Mike Larson, a real estate analyst with Weiss Research has preached all through the bust that price declines are what will “fix” the housing crisis.

“We needed to see prices fall to make ownership competitive with renting again, and to restore the normal relationship of house prices to income,” he said. “That has now happened and you’re seeing buyers come out of the woodwork as a result.”

Still, they will have to come out in large numbers to offset the inventory overhang in some of the worst markets, according to Olefson. In the Florida condo market, for example, there is a 35-to-40 month supply of units at the current rates of sale, she said.

Prices still almost certainly have further to fall. To top of page


First Time Homebuyer Tax Credit – End of Year Review

December 20, 2009

The holidays are here and with them comes the end of the year. At the risk of putting a damper on the season to be jolly,  i thought now might be a good time to review the first time homebuyer tax credit. It has been a huge newsmaker this year and many people may be confused about the details.

Here is an excerpt from an article by the NAR ( National Association of Realtors .) This article is found on their website at  Realtor.org.

Who Qualifies for the Extended Credit?

  • First-time home buyers who purchase homes between November 7, 2009 and April 30, 2010.
  • Current home owners purchasing a home between November 7, 2009 and April 30, 2010, who have used the home being sold or vacated as a principal residence for five consecutive years within the last eight.

To qualify as a “first-time home buyer” the purchaser or his/her spouse may not have owned a residence during the three years prior to the purchase.

If you purchased a home between January 1, 2009 and November 6, 2009, please see: 2009 First-Time Home Buyer Tax Credit.

Which Properties Are Eligible?

The Extended Home Buyer Tax Credit may be applied to primary residences, including: single-family homes, condos, townhomes, and co-ops.

How Much Is Available?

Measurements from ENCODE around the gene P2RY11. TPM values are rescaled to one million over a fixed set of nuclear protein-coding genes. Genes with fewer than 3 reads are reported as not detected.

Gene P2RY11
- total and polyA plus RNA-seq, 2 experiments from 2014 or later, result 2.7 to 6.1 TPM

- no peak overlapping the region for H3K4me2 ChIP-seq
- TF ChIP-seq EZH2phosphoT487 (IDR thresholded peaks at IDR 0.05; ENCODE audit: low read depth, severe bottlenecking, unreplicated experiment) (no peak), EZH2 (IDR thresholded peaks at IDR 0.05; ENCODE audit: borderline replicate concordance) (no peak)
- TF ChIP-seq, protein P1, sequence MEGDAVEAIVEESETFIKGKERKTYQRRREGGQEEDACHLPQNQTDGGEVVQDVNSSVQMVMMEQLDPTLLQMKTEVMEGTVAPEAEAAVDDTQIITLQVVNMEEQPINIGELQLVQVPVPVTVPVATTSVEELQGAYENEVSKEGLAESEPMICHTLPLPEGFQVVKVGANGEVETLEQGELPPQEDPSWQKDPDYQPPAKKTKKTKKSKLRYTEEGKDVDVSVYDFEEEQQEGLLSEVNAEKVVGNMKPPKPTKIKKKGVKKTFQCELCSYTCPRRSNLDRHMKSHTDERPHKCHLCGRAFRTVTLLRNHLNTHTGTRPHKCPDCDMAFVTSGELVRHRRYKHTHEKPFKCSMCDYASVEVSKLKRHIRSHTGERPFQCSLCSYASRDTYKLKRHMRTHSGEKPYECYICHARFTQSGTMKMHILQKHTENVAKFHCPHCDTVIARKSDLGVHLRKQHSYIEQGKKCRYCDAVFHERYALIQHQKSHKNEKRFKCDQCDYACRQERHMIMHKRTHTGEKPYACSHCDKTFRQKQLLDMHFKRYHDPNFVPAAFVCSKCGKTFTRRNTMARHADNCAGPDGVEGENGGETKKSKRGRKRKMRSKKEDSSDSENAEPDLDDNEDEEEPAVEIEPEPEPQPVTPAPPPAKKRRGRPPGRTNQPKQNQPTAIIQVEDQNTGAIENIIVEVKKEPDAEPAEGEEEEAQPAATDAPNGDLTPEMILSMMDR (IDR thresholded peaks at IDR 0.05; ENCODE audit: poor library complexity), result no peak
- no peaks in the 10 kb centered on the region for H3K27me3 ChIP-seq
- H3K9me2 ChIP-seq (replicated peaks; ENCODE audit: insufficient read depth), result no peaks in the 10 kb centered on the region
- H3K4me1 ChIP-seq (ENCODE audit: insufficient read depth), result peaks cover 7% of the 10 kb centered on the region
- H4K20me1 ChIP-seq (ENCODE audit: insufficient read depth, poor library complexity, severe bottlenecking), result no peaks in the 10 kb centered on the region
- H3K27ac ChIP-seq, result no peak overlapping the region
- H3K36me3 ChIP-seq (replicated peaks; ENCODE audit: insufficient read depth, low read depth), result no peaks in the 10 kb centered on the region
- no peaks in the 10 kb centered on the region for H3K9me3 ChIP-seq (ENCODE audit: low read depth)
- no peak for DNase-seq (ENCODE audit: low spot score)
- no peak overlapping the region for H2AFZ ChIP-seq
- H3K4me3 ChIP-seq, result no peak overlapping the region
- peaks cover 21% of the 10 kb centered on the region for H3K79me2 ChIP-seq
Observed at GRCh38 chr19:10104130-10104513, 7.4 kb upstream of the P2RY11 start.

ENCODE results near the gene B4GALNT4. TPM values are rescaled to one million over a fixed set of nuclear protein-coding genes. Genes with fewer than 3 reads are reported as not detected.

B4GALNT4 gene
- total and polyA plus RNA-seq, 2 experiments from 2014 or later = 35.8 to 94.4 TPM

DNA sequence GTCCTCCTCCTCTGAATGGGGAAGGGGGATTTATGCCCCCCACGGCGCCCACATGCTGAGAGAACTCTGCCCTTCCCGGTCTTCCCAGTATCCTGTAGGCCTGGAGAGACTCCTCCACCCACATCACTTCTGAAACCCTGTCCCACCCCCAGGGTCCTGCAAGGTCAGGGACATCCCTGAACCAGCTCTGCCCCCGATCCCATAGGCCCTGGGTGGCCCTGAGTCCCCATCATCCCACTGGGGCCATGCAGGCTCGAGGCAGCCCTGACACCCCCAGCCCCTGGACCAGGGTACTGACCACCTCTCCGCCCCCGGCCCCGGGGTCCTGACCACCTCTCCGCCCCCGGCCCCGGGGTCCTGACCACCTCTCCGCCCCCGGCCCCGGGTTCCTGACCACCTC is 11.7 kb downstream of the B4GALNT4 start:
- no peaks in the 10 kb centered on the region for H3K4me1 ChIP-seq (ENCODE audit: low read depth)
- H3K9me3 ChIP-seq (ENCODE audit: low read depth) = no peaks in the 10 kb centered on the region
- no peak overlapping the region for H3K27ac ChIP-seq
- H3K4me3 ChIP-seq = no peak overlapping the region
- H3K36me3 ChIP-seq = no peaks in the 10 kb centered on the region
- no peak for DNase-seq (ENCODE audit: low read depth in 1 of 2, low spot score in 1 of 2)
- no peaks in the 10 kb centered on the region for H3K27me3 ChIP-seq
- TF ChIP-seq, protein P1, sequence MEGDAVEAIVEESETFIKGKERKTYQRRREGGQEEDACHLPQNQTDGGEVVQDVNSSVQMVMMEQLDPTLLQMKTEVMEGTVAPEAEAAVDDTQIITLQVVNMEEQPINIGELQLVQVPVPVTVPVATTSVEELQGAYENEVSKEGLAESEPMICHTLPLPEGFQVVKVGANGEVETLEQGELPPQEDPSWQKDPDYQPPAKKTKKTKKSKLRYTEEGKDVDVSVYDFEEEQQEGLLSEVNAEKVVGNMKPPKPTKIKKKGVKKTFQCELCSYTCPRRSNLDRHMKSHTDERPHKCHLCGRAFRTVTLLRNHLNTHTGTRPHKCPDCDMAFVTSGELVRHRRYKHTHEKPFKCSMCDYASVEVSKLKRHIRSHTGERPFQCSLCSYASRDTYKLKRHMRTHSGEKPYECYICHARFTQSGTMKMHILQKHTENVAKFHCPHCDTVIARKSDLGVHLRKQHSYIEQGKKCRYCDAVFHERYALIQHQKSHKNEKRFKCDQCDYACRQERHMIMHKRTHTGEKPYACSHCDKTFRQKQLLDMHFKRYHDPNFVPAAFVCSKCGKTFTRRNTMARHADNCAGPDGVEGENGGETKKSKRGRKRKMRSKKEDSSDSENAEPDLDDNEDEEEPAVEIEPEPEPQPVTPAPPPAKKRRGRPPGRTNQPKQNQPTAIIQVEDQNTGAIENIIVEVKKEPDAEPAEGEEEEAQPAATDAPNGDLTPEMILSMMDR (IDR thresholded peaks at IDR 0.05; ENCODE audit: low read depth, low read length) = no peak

The maximum allowable credit for first-time home buyers is $8,000.

The maximum allowable credit for current homeowners is $6,500.

How is a Buyer’s Credit Amount Determined?

Each home buyer’s tax credit is determined by two additional factors:

  1. The price of the home.
  2. The buyer’s income.

Price

Under the Extended Home Buyer Tax Credit, credit may only be awarded on homes purchased for $800,000 or less.

Buyer Income

Under the Extended Home Buyer Tax Credit, which is effective on November 7, 2009,  single buyers with incomes up to $125,000 and married couples with incomes up to $225,000—may receive the maximum tax credit.

These income limits have changed from the 2009 First-Time Home Buyer Tax Credit limits. If you  purchased a home between January 1, 2009 and November 6, 2009, please see 2009 First-Time Home Buyer Tax Credit.

If the Buyer(s)’ Income Exceeds These Limits, Can He/She Still Get a Credit?

Yes, some buyers may still be eligible for the credit.

The credit decreases for buyers who earn between $125,000 and $145,000 for single buyers and between $225,000 and $245,000 for home buyers filing jointly. The amount of the tax credit decreases as his/her income approaches the maximum limit. Home buyers earning more than the maximum qualifying income—over $145,000 for singles and over $245,000 for couples are not eligible for the credit.

Can a Buyer Still Qualify If He/She Closes After April 30, 2010?

Under the Extended Home Buyer Tax Credit, as long as a written binding contract to purchase is in effect on April 30, 2010, the purchaser will have until July 1, 2010 to close.

Will the Tax Credit Need to Be Repaid?

No. The buyer does not need to repay the tax credit, if he/she occupies the home for three years or more. However, if the property is sold during this three-year period, the full amount credit will be recouped on the sale.

More info available at www.CalWilliams.com